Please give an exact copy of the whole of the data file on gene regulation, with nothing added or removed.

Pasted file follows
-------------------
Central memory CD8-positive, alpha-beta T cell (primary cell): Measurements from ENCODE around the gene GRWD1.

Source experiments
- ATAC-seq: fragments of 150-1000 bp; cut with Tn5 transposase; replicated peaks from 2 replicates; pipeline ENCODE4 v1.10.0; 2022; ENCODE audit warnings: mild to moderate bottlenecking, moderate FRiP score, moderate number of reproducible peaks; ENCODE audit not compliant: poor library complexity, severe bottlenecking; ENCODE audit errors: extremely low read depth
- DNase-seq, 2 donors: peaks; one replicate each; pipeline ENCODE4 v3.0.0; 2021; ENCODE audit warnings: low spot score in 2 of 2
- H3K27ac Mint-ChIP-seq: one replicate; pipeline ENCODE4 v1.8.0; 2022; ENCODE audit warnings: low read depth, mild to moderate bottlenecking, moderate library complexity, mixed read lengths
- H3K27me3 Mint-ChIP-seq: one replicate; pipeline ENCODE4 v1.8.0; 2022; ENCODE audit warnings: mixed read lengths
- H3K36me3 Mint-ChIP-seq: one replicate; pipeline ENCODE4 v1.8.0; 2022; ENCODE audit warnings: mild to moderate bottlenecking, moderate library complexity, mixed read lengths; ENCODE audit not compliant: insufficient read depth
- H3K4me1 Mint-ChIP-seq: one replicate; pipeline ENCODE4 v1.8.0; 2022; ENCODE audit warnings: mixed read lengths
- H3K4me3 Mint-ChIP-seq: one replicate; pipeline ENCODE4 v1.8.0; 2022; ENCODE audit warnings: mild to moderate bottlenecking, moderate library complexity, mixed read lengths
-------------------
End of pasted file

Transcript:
Central memory CD8-positive, alpha-beta T cell (primary cell): Measurements from ENCODE around the gene GRWD1.

Source experiments
- ATAC-seq: fragments of 150-1000 bp; cut with Tn5 transposase; replicated peaks from 2 replicates; pipeline ENCODE4 v1.10.0; 2022; ENCODE audit warnings: mild to moderate bottlenecking, moderate FRiP score, moderate number of reproducible peaks; ENCODE audit not compliant: poor library complexity, severe bottlenecking; ENCODE audit errors: extremely low read depth
- DNase-seq, 2 donors: peaks; one replicate each; pipeline ENCODE4 v3.0.0; 2021; ENCODE audit warnings: low spot score in 2 of 2
- H3K27ac Mint-ChIP-seq: one replicate; pipeline ENCODE4 v1.8.0; 2022; ENCODE audit warnings: low read depth, mild to moderate bottlenecking, moderate library complexity, mixed read lengths
- H3K27me3 Mint-ChIP-seq: one replicate; pipeline ENCODE4 v1.8.0; 2022; ENCODE audit warnings: mixed read lengths
- H3K36me3 Mint-ChIP-seq: one replicate; pipeline ENCODE4 v1.8.0; 2022; ENCODE audit warnings: mild to moderate bottlenecking, moderate library complexity, mixed read lengths; ENCODE audit not compliant: insufficient read depth
- H3K4me1 Mint-ChIP-seq: one replicate; pipeline ENCODE4 v1.8.0; 2022; ENCODE audit warnings: mixed read lengths
- H3K4me3 Mint-ChIP-seq: one replicate; pipeline ENCODE4 v1.8.0; 2022; ENCODE audit warnings: mild to moderate bottlenecking, moderate library complexity, mixed read lengths